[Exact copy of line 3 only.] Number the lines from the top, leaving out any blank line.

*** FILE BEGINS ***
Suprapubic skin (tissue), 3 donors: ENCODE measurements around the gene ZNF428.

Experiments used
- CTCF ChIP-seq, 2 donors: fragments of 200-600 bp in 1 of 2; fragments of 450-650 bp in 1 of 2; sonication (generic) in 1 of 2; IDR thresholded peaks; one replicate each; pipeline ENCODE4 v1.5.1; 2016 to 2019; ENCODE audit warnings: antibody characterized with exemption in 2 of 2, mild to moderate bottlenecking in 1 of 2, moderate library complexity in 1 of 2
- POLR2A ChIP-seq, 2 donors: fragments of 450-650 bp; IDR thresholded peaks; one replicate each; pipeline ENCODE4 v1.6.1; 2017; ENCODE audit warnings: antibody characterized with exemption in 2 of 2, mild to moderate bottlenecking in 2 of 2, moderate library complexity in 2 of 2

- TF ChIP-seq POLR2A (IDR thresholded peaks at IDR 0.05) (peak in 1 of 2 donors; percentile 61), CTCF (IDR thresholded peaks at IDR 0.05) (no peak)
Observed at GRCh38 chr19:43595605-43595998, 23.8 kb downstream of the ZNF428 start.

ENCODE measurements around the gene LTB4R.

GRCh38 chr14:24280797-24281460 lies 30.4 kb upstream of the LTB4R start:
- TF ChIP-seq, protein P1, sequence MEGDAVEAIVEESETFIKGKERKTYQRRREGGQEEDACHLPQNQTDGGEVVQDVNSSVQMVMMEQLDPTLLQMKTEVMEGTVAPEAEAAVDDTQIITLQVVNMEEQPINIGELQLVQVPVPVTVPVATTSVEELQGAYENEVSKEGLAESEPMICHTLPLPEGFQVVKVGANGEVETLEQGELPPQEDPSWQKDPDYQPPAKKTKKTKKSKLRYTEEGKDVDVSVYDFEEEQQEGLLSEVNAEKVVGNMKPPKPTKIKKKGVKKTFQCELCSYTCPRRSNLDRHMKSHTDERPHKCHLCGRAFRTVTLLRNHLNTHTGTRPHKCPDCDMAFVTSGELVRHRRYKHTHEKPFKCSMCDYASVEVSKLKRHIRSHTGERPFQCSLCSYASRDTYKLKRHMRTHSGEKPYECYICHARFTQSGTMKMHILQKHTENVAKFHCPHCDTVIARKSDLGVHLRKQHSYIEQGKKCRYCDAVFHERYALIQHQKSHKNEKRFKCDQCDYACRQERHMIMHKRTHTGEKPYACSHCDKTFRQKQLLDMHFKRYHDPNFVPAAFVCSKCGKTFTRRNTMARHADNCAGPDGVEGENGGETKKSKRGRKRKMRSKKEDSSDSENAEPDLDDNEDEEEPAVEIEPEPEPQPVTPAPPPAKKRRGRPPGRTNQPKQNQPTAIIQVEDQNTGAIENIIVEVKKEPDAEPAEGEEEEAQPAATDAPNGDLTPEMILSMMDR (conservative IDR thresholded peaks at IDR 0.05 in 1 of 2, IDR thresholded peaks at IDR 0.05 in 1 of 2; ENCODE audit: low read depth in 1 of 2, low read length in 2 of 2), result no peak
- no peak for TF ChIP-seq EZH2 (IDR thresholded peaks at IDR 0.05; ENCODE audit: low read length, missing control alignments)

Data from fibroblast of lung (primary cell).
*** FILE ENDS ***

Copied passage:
- CTCF ChIP-seq, 2 donors: fragments of 200-600 bp in 1 of 2; fragments of 450-650 bp in 1 of 2; sonication (generic) in 1 of 2; IDR thresholded peaks; one replicate each; pipeline ENCODE4 v1.5.1; 2016 to 2019; ENCODE audit warnings: antibody characterized with exemption in 2 of 2, mild to moderate bottlenecking in 1 of 2, moderate library complexity in 1 of 2